Mike: [36:55] Right. Psychedelics are cool because what’s happening, where you want to look at what’s happening in the physiology, you look at the nervous system, and lot of psychedelics, what they do is they make it easier for neural patterns to emerge. So, you may have been trying to learn something, but all a sudden, things are connecting in your nervous system that weren’t connecting before. That’s what’s creating that aha. So, a lot of it has to do with the nervous system. Another way that people learn new behaviors or unlearn old behaviors is through trauma. Somebody close to them dies, they get in a car accident and have a near-death experience, and it’s so traumatic that the body rewires right there. We’ve all heard these stories like, this thing happened and I was changed forever! Those can’t – I won’t say they can’t be planned – but they’re rarely planned, you know. That does happen and you can take like a Tony Robbins example; there are aspects of what they’re doing in those environments that create a high stress environment in some ways. They freeze people out, they keep up late, they’re things that exhaust the body; exhaust the body to the point that someone just gives up. They’re going to give up their story, or they’re going to give up a part of themselves; so, that’s one way to do it. Another way to do it is to down-regulate. Psychedelics do this too, which is it down-regulates the body, it slows the breathing, it slows the amount of message traffic going to the brain, it allows… a lot of what I do in my coaching is I have people slow down their rate of speech so that they can see what they’re saying and we can start making shifts. So, a lot of what I’m doing with my work is – take a breath. Take a breath through your nose, let it out. Ok, now tell me. Now you’re telling me what’s going on; slow it down. Slow it down. Alright, what if we replace this word with this word? It’s a slow, step-by-step process in the way that I do it. Another thing that I do is I have retreats. One I host very frequently – 6 days, 6 people – we take them out of their normal environment; it’s easier to repattern when you’re in a new environment. There’s a lot of novelty in the area. We do a lot of breath work to down-regulate people; we also do tremors. We have a lot of different methods for doing that. We’re having deep conversations. We’re digging in, we’re guiding people through their emotions, their feelings, their sensations, and it’s intense. It can be… we create situations where people have to face their demons, if you will. It can take two, three, sometimes four or five days – I’ve had some clients that are just tough cookies – and where it takes time. We’re in a cabin in the woods for days and days and days and we’re working 15, 16 hours a day on themselves. We’re looking at every area of their life and where they’re being dysfunctional, where they do they show up as a dysfunctional adult? Where are they showing up as a child instead of a nurturing, full-grown human? We have ways of identifying these and it’s easy to look at and go, ok, this is where I struggle. I mean, I can look at areas of dysfunction in how people show up in the world, and go, these are things that I’m currently working on; I’m currently working on setting appropriate boundaries and communicating them well. I’m working on my relationship with self and my self-esteem, and am I experiencing a lot of grandiosity? Am I experiencing, you know, is my self-esteem too high, or is it too low? In one area of my life I have low self-esteem, and another area of my life I have grandiose self-esteem. Always checking ourselves. But going into putting people in new environments is really good for that transformation as well; so, there’s different ways to access it.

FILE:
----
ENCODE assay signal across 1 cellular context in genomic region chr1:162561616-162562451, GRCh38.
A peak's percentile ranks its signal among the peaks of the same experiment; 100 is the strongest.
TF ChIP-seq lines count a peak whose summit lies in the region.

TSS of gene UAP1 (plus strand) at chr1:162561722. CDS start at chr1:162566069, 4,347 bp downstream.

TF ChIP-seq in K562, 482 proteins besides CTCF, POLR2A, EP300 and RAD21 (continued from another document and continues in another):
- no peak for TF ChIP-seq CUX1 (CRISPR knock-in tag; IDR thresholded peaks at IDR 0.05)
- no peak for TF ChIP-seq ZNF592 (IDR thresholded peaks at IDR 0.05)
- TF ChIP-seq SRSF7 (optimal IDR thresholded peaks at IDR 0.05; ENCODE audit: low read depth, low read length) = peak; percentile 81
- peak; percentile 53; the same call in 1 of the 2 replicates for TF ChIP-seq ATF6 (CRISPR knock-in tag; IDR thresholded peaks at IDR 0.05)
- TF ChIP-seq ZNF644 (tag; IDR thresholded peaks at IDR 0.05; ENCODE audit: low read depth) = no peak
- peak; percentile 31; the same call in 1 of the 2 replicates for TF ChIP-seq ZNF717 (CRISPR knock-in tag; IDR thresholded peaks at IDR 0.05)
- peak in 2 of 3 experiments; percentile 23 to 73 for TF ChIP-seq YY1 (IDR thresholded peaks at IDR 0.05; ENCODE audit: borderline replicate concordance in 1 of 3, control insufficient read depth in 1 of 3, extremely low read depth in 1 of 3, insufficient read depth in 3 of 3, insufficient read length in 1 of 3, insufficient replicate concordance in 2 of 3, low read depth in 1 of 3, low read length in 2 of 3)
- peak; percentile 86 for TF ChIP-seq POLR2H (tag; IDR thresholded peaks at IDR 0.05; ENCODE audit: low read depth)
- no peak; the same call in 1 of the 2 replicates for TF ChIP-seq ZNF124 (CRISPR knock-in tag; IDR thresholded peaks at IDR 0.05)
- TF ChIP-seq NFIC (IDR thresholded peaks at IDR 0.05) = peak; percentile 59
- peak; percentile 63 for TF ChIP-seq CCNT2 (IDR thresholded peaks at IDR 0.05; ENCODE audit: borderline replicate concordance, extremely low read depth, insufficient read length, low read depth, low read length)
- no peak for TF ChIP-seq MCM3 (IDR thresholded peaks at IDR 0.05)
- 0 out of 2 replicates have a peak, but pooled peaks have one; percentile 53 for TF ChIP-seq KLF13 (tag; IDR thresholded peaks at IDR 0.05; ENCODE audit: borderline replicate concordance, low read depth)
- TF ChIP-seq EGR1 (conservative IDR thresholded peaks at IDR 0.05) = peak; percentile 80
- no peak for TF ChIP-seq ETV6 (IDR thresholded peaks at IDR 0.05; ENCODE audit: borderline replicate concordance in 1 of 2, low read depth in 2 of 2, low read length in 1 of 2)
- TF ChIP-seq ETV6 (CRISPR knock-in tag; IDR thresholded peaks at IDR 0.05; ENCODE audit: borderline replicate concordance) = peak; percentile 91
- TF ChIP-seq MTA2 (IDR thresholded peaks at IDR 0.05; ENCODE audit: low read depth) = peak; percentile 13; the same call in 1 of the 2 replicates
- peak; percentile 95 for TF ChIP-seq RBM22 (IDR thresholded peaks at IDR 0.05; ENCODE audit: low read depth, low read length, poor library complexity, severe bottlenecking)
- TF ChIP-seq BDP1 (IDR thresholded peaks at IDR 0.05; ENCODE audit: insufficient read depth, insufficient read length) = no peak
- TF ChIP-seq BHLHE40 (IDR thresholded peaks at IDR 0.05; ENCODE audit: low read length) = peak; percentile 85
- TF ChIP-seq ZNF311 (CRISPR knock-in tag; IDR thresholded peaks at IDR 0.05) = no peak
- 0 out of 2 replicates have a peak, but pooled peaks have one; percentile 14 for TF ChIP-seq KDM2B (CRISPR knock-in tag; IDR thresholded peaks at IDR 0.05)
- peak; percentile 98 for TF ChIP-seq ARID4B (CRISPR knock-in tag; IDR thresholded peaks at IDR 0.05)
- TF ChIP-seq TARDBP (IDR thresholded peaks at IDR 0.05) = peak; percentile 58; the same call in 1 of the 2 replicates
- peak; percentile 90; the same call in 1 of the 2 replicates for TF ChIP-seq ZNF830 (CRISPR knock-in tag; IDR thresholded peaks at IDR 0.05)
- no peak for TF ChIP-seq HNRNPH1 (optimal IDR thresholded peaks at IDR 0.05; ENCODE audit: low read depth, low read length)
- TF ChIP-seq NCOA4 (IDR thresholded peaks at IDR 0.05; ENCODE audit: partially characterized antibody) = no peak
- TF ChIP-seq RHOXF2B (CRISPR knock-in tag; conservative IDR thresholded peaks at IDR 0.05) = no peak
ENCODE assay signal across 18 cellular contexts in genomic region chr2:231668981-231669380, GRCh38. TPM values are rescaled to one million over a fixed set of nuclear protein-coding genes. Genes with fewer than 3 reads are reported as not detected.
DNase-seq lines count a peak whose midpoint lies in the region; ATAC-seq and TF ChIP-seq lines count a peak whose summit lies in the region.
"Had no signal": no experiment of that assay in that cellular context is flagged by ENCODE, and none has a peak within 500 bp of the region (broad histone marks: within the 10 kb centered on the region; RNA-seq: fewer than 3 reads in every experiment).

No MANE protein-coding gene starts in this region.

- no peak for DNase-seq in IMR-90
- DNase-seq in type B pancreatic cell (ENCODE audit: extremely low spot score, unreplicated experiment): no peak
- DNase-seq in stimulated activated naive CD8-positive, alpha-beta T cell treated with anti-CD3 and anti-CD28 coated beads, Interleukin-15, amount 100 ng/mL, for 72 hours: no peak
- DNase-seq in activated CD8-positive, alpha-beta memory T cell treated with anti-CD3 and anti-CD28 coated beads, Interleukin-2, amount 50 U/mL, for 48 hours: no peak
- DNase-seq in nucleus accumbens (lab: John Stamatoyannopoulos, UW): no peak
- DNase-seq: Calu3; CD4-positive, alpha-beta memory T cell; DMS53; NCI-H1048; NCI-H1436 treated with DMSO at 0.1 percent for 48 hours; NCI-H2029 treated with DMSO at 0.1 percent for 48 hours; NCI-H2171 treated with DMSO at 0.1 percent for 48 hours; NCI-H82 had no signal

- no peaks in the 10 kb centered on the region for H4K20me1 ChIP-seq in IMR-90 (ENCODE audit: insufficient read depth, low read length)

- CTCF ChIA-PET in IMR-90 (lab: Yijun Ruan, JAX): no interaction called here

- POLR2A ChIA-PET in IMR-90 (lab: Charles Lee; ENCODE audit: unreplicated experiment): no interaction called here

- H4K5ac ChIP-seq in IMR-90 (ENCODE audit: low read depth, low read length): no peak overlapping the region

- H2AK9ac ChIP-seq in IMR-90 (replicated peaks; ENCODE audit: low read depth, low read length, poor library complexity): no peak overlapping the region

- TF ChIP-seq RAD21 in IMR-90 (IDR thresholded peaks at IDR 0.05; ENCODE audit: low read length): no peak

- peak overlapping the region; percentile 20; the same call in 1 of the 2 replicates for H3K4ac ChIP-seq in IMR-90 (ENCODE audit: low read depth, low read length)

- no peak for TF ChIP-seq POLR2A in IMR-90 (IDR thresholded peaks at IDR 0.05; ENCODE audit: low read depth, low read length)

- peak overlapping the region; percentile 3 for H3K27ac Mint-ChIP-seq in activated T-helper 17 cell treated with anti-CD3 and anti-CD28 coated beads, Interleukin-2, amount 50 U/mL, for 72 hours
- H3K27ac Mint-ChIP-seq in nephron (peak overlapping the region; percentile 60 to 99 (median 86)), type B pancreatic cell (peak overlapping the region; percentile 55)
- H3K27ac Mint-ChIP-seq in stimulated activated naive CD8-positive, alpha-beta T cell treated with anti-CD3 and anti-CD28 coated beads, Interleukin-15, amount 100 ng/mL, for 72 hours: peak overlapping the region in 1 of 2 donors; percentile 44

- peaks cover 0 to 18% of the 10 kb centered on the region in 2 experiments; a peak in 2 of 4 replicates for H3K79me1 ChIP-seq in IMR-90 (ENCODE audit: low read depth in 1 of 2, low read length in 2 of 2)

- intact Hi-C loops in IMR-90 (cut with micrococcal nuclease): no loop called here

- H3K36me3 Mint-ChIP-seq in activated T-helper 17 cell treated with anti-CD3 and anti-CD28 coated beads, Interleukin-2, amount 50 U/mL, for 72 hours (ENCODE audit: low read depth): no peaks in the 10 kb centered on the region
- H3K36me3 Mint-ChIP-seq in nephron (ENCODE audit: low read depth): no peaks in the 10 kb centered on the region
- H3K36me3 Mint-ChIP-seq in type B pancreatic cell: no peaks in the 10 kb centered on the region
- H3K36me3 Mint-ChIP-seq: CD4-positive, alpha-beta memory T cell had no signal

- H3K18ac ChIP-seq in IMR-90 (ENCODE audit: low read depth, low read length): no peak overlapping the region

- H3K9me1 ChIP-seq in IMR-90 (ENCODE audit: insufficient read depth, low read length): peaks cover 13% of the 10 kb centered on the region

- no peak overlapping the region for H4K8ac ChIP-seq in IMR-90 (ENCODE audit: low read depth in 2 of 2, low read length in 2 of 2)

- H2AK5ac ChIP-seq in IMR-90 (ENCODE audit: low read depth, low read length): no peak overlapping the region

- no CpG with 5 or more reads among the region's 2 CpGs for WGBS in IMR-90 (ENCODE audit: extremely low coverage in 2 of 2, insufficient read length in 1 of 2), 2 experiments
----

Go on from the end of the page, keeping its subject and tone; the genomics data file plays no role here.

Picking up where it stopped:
Joe: [41:37] Yeah, it’s definitely a pattern interrupt for sure. I’m curious, because it’s actually something I’m working through right now, but I’ve heard you discuss your relationship with your dad; and we’re talking about childhood, in the way that we’re conditioned or way that we learn as kids, and how sometimes we get stuck in that childhood self even when we are actually grown-ups. What was your work around that, and what type of freedom or relationship shifts did you see? And you can dive into it as much as you want.